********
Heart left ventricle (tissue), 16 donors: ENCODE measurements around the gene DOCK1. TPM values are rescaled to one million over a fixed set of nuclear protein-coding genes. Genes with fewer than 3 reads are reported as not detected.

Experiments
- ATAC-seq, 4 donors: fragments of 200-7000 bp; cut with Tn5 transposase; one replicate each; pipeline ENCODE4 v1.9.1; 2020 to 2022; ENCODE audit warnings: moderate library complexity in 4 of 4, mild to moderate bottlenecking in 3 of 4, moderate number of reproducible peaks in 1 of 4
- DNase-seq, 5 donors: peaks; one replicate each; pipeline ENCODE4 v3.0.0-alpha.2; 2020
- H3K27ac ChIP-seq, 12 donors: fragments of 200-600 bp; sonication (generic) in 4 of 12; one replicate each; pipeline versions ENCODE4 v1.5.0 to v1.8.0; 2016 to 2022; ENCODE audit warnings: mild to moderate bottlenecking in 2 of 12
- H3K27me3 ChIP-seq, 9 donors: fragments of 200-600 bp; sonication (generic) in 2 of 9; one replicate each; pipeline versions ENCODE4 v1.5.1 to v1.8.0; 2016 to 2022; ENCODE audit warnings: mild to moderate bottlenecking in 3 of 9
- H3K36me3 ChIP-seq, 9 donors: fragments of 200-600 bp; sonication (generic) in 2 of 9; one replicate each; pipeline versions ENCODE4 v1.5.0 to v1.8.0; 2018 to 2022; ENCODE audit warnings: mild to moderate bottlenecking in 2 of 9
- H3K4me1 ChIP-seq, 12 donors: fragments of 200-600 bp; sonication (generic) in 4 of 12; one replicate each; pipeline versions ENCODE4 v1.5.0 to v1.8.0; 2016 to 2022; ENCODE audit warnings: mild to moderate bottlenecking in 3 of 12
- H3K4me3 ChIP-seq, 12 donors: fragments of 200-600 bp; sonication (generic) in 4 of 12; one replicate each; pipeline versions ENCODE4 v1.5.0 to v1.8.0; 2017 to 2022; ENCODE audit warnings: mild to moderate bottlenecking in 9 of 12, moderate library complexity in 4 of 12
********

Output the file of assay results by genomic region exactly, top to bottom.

Heart left ventricle (tissue), 16 donors: ENCODE measurements around the gene DOCK1. TPM values are rescaled to one million over a fixed set of nuclear protein-coding genes. Genes with fewer than 3 reads are reported as not detected.

Experiments
- ATAC-seq, 4 donors: fragments of 200-7000 bp; cut with Tn5 transposase; one replicate each; pipeline ENCODE4 v1.9.1; 2020 to 2022; ENCODE audit warnings: moderate library complexity in 4 of 4, mild to moderate bottlenecking in 3 of 4, moderate number of reproducible peaks in 1 of 4
- DNase-seq, 5 donors: peaks; one replicate each; pipeline ENCODE4 v3.0.0-alpha.2; 2020
- H3K27ac ChIP-seq, 12 donors: fragments of 200-600 bp; sonication (generic) in 4 of 12; one replicate each; pipeline versions ENCODE4 v1.5.0 to v1.8.0; 2016 to 2022; ENCODE audit warnings: mild to moderate bottlenecking in 2 of 12
- H3K27me3 ChIP-seq, 9 donors: fragments of 200-600 bp; sonication (generic) in 2 of 9; one replicate each; pipeline versions ENCODE4 v1.5.1 to v1.8.0; 2016 to 2022; ENCODE audit warnings: mild to moderate bottlenecking in 3 of 9
- H3K36me3 ChIP-seq, 9 donors: fragments of 200-600 bp; sonication (generic) in 2 of 9; one replicate each; pipeline versions ENCODE4 v1.5.0 to v1.8.0; 2018 to 2022; ENCODE audit warnings: mild to moderate bottlenecking in 2 of 9
- H3K4me1 ChIP-seq, 12 donors: fragments of 200-600 bp; sonication (generic) in 4 of 12; one replicate each; pipeline versions ENCODE4 v1.5.0 to v1.8.0; 2016 to 2022; ENCODE audit warnings: mild to moderate bottlenecking in 3 of 12
- H3K4me3 ChIP-seq, 12 donors: fragments of 200-600 bp; sonication (generic) in 4 of 12; one replicate each; pipeline versions ENCODE4 v1.5.0 to v1.8.0; 2017 to 2022; ENCODE audit warnings: mild to moderate bottlenecking in 9 of 12, moderate library complexity in 4 of 12